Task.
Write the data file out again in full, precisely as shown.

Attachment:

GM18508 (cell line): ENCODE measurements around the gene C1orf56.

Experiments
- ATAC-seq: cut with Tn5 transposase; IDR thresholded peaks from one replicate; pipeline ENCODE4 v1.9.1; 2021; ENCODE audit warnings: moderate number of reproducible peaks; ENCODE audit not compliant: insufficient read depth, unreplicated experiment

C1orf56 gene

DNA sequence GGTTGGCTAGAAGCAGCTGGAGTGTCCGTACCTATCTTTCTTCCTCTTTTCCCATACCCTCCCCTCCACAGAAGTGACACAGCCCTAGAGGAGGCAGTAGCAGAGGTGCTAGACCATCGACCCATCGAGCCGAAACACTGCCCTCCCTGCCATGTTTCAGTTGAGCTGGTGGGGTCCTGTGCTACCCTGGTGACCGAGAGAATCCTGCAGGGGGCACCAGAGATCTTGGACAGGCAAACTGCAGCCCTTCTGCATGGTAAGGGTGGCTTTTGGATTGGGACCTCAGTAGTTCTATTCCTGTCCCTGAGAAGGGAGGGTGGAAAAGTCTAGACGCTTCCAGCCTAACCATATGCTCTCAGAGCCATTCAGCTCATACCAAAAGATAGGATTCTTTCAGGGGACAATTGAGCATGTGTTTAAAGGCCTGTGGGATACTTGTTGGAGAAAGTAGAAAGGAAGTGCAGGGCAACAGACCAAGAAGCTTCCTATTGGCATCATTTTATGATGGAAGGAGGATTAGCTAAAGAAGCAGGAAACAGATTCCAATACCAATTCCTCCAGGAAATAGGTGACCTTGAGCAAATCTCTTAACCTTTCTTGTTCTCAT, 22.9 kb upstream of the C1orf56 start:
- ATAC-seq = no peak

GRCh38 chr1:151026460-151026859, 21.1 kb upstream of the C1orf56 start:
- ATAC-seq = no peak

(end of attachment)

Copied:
GM18508 (cell line): ENCODE measurements around the gene C1orf56.

Experiments
- ATAC-seq: cut with Tn5 transposase; IDR thresholded peaks from one replicate; pipeline ENCODE4 v1.9.1; 2021; ENCODE audit warnings: moderate number of reproducible peaks; ENCODE audit not compliant: insufficient read depth, unreplicated experiment

C1orf56 gene

DNA sequence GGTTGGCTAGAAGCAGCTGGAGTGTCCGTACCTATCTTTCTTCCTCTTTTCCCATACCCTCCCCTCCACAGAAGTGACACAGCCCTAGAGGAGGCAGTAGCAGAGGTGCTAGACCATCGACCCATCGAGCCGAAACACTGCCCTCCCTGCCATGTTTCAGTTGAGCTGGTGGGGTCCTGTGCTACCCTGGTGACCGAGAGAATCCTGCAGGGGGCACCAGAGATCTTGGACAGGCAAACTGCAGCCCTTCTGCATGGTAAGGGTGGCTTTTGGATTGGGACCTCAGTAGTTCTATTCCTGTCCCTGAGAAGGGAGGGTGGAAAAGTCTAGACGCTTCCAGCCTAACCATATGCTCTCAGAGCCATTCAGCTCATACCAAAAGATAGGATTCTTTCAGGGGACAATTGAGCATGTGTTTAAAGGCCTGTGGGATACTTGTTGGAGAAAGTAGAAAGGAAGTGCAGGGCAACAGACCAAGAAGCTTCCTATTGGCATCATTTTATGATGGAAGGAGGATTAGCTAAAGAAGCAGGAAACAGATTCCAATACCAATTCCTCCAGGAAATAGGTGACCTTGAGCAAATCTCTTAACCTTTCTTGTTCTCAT, 22.9 kb upstream of the C1orf56 start:
- ATAC-seq = no peak

GRCh38 chr1:151026460-151026859, 21.1 kb upstream of the C1orf56 start:
- ATAC-seq = no peak